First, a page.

I've done the breadth-first search in a normal way. now I'm trying to do it in a multithreaded way. i have one queue which is shared between the threads. i use synchronize(LockObject) when i remove a node from the queue ( FIFI queue ) so what I'm trying to do is that. when i thread finds a solution all the other threads will stop immediately.
I gather from your comment on happymeal's anwer that you are trying to find how to reach a specific amount of money by adding coins of 1c, 5c, 10c and 20c.
Since each coin denomination divides the denomination of the next bigger coin, this can be solved in constant time as follows:
Take home message: Try to optimize your algorithm before resorting to multithreading, because algorithmic improvements can yield much greater improvements.
Assuming you want to do this iteratively (see note at the bottom why there may be better closed solutions), this is not a great problem for exercising multi threading. The problem is that multithreading is great if you don't depend on previous results, but here you want the minimum amount of coins.
As you point out, a breadth first solution guarantees that once you reach the desired amount, you won't have any further solutions with less coins in a single threaded environment. However, in a multithreaded environment, once you start calculating a solution, you cannot guarantee that it will finish before some other solution. Let's imagine for the value 21: it can be a 20c coin and a 1c or four 5c coins and a 1c; if both are calculating simultaneously, you cannot guarantee that the first (and correct) solution will finish first. In practice, it is unlikely the situation will happen, but when you work with multithreading you want the solution to work in theory, because multithreads always fail in the demonstration, no matter if they should not have failed until the death heat of the universe.
Now you have 2 possible solutions: one is to introduce choke points at the beginning of each level; you don't start that level until the previous level is finished. The other is once you reach a solution continue doing all the calculations with a lower level than the current result (which means you cannot purge the others). Probably with all the synchronization needed you get better performance by going single threaded, but let's go on.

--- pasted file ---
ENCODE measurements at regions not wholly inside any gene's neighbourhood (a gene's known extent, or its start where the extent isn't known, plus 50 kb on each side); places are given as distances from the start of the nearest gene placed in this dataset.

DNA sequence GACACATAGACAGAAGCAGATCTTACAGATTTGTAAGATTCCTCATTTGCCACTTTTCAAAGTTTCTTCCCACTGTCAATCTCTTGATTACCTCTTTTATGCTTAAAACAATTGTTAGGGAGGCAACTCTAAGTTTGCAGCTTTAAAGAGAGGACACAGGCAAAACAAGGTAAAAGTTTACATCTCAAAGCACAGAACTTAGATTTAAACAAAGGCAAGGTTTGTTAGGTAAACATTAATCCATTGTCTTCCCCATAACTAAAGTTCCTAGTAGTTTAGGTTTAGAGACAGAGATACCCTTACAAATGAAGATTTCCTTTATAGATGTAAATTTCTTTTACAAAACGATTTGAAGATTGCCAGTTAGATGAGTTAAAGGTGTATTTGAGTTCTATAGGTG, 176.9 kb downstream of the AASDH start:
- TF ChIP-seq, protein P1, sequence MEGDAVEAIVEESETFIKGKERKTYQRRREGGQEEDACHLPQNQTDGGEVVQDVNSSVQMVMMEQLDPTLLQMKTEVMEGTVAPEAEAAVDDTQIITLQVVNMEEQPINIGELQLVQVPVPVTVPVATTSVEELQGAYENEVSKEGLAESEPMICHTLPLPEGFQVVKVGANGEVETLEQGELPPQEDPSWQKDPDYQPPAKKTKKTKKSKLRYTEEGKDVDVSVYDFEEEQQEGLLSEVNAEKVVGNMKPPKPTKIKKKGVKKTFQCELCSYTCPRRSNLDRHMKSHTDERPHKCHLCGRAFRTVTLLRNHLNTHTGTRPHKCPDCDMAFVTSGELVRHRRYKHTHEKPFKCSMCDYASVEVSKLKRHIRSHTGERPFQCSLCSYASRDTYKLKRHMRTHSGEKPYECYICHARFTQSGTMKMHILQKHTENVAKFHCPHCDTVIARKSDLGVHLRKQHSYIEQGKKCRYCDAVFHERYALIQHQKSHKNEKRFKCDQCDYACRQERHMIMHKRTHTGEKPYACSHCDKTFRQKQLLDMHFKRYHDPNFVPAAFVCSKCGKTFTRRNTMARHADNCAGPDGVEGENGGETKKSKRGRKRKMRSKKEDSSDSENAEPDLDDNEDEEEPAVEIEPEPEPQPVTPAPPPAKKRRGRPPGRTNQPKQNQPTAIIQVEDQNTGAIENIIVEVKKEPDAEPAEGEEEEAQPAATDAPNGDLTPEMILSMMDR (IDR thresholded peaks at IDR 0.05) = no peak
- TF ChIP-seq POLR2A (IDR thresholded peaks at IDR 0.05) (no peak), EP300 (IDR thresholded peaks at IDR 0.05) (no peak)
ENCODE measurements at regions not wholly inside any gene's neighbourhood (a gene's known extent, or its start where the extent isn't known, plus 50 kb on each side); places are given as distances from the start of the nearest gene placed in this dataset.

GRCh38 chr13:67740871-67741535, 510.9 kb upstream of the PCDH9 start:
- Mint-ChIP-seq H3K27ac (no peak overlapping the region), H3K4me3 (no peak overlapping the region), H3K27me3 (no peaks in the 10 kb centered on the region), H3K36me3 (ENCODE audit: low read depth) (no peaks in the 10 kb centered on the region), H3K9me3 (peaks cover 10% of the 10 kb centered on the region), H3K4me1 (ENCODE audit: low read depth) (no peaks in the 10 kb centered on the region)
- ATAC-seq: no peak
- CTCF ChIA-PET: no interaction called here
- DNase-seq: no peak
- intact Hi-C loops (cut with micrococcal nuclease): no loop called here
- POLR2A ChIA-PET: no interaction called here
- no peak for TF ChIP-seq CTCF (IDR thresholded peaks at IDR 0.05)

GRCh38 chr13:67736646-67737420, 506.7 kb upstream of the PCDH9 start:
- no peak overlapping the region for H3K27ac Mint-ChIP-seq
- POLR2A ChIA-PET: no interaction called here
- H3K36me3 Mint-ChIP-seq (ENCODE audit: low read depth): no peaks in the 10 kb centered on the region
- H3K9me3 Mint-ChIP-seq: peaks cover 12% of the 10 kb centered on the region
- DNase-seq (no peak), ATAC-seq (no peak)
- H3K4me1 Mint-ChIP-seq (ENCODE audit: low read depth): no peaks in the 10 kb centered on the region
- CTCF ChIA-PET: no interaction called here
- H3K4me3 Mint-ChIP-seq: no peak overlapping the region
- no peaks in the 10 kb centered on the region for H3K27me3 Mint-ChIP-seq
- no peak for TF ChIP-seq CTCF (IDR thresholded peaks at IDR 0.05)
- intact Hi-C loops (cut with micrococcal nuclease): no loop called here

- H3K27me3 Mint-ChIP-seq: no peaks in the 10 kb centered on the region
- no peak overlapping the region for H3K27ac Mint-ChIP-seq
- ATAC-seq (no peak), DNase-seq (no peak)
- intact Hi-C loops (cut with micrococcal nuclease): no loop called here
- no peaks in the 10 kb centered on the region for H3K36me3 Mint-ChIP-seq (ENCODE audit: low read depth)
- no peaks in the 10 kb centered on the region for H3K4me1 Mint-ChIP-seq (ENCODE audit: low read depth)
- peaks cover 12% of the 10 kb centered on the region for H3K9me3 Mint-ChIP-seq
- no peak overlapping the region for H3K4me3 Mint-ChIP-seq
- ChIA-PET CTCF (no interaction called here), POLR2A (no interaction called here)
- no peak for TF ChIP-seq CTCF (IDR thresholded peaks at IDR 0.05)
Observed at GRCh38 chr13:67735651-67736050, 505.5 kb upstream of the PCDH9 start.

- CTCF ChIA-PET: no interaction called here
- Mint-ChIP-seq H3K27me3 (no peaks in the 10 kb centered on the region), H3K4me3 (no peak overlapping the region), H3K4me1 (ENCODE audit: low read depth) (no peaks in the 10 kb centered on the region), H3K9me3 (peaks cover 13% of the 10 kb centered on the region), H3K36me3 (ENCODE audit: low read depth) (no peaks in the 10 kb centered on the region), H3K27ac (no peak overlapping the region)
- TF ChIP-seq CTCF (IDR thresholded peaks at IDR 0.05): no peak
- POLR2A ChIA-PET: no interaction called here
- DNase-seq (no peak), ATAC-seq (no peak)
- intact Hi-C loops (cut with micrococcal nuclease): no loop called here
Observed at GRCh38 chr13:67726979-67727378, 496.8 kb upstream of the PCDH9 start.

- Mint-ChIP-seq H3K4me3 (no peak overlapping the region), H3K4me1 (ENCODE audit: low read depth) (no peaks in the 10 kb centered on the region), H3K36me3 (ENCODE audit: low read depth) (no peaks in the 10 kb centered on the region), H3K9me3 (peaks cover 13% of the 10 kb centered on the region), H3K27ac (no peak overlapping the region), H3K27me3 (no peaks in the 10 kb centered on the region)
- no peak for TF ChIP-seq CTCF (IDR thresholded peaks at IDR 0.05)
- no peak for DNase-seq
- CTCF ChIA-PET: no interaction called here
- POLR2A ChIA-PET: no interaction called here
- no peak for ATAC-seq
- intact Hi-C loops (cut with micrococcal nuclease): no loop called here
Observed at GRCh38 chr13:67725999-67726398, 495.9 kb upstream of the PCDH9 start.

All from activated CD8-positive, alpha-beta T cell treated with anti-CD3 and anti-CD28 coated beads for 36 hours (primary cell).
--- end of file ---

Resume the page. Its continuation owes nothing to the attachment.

For the first solution, the natural form is to iterate increasing the level. You can use the solution provided by happymeal, with a Semaphore. An alternative is to use the new classes provided by java.
This still has the problem that existing tasks are executed; however, it is simple to fix that; pass the thread executor into each Producer (or the container). Then, when you find a result, call executor.shutdownNow. The threads that are executing won't be interrupted, but the operation in each thread is trivial so it will finish fast; the runnables that have not started won't start.
The second option means you have to let all the current tasks finish, unless you keep track of how many tasks you have run at each level. You no longer need to keep track of the levels, though, and you don't need the while cycle. Instead, you just call
And then, the call method is pretty similar (assume you have executor in the Producer):
and you also have to modify container.setResult, since you cannot depend that between the if and setting the value it has not been set by some other threads (threads are really annoying, aren't they?)
In all previous answers, CoinSet.getSum() returns the sum of the coins in the set, CoinSet.getCount() returns the number of coins, and CoinSet.addCoins() returns a Collection of CoinSet in which each element is the current CoinSet plus one coin of each possible different value
Note: For the problem of the coins with the values 1, 5, 10 and 20, the simplest solution is take the amount and divide it by the largest coin. Then take the modulus of that and use the next largest value and so on. That is the minimum amount of coins you are going to need. This rule applies (AFAICT) when the following property if true: if for all consecutive pairs of coin values (i.e. in this case, 1-5, 5-10, 10-20) you can reach any int multiple of the lower element in the pair with with a smaller number of coins using the larger element and whatever coins are necessary. You only need to prove it to the min common multiple of both elements in the pair (after that it repeats itself)
i assume you are traversing a tree for your BFS.
create a thread pool. for each unexplored children in the node, retrieve a thread from the thread pool (perhaps using a Semaphore). mark the child node as 'explored' and explore the node's children in a BFS manner. when you have found a solution or done exploring all the nodes, release the semaphore.
^ i've never done this before so i might have missed out something.
I've successfully implemented it. what i did is that i toke all the nodes in the first level, let's say 4 nodes. then i had 2 threads. each one takes 2 nodes and generate their children. whenever a bode finds a solution he has to report the level that he found the solution in and limit the searching level so other threads don;t exceed the level. only the reporting method should be synchronized.
i did the code for the coins change problem: this is my code for others to use - not perfect but does the job :) -
Main Class (CoinsProblemBFS.java)
Item Class (Item.java)
Threads Class (BFS.java)